Last December, after a high-profile federal terrorism prosecution in Detroit collapsed amid accusations of government misconduct, the Justice Department resorted to a backup plan. Prosecutors brought much less serious charges of insurance fraud against a pair of one-time terror suspects from Morocco, accusing the men of falsely reporting injuries in a minor car accident.
Prosecutors said at the time that they viewed the insurance scam as a serious offense. But internal Justice Department memorandums show that senior prosecutors had serious doubts about the strength of the case and recommended against bringing it, only to have the department go ahead with the lesser charges.
Bringing the fraud case "would appear to be vindictive," a senior federal prosecutor in Detroit wrote in an e-mail memorandum to senior Justice Department officials in 2003. The same prosecutor wrote that the F.B.I. believed that the move would harm counterterrorism efforts among Muslims and "may actually encourage extremists."
The above is from Eric Lichtblau's "U.S. Had Doubts About Lesser Case Against Terror Suspects" buried deep inside the paper. It's an important story. (And readers of The New Yorker will be aware the actions aren't a first for the Justice Dept. under J-Ass. For one example, see Jane Mayer's "Lost in the Jihad.") Buried inside the paper, I have to wonder how much attention it will garner.
Rob e-mails wondering what a "photo-op is doing on the front page?" Rob's referring to Raymond Hernandez's "Newt and Hillary Agree, Oddly Enough, to Agree."
Rob: Is the article mind reading, it is "news analysis?" Can anyone make heads or tails of it?
If a photo-op makes it onto the front page in text, shouldn't the actual photo as well?
Anne e-mails to note Douglas Jehl's "Nominee for U.N. Moves to Senate; No Endorsement:"
The Senate Foreign Relations Committee sent the nomination of John R. Bolton to the full Senate without a recommendation for its approval, after Republicans fell short of the solid support among their members necessary to endorse him as ambassador to the United Nations.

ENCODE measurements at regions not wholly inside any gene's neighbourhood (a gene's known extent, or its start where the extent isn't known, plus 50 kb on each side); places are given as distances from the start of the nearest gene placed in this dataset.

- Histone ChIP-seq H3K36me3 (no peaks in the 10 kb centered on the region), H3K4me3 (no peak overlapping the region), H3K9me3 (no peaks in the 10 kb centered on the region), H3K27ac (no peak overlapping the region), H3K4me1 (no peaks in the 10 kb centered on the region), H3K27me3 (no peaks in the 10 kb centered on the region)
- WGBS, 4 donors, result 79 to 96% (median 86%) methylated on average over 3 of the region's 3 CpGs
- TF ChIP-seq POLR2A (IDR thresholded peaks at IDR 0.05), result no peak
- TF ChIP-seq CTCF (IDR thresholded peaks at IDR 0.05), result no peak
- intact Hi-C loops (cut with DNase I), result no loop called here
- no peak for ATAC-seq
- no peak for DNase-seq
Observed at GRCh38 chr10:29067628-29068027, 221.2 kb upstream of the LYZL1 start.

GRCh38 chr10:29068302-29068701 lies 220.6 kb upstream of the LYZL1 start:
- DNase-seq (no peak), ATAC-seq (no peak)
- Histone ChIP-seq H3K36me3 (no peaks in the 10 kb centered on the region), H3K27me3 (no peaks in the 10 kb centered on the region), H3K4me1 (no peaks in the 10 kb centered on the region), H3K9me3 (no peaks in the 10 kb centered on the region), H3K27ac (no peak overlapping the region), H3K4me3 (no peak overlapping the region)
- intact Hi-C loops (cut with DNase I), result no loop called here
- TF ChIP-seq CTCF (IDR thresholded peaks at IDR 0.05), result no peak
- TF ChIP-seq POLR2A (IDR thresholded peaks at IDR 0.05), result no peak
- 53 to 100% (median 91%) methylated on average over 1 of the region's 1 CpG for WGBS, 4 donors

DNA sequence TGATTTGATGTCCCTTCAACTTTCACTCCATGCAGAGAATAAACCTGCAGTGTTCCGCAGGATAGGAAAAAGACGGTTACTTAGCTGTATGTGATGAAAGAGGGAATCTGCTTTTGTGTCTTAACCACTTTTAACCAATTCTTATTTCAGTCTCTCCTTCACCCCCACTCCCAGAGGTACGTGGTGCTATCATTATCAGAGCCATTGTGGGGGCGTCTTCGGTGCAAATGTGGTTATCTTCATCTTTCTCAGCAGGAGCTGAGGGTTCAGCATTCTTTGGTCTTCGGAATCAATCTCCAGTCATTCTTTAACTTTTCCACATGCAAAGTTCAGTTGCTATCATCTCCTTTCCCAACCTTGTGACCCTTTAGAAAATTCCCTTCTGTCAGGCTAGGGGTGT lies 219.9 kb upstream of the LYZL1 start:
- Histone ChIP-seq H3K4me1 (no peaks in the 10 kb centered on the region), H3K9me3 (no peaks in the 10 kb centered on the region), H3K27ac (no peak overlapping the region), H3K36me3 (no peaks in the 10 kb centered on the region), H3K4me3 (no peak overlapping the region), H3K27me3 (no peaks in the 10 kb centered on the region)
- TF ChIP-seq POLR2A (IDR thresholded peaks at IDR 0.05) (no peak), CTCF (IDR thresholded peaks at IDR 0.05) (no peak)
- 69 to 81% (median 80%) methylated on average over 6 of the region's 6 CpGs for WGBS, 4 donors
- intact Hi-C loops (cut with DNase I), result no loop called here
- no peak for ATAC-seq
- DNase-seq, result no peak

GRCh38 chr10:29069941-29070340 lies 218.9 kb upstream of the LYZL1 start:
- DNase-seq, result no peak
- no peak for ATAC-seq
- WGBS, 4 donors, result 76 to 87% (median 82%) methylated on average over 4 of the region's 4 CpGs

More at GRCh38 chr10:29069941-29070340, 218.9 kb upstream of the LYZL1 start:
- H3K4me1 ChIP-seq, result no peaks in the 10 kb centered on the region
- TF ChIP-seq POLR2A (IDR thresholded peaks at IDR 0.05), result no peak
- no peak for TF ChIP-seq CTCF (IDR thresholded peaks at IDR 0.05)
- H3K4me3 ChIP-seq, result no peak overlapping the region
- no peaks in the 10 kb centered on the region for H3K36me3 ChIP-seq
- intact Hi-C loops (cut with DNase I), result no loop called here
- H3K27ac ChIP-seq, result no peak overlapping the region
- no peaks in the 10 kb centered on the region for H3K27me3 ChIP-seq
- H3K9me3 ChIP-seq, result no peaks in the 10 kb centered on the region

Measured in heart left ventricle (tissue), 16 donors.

The highly unusual move was only the third time in 22 years that the committee has sent a nomination to the Senate without a favorable recommendation. But it moved one of the most contested of the White House's foreign policy appointments a step closer to approval, given the Republicans' majority in the Senate.
[. . .]
Later Thursday, however, Senator Barbara Boxer, Democrat of California, placed a hold on the nomination, according to her spokesman, David Sandretti. He said she wanted to get State Department documents that Democrats have been seeking involving Mr. Bolton's dealings with American intelligence agencies over Syria. In rejecting the request several days ago, Ms. Rice said disclosure of the documents could have a chilling effect on debates within the administration.
By placing the hold on the nomination, which is a privilege that any senator can invoke, Ms. Boxer can prevent it from going to the Senate floor for a vote. Under Senate rules, it takes 60 votes to overturn a "hold."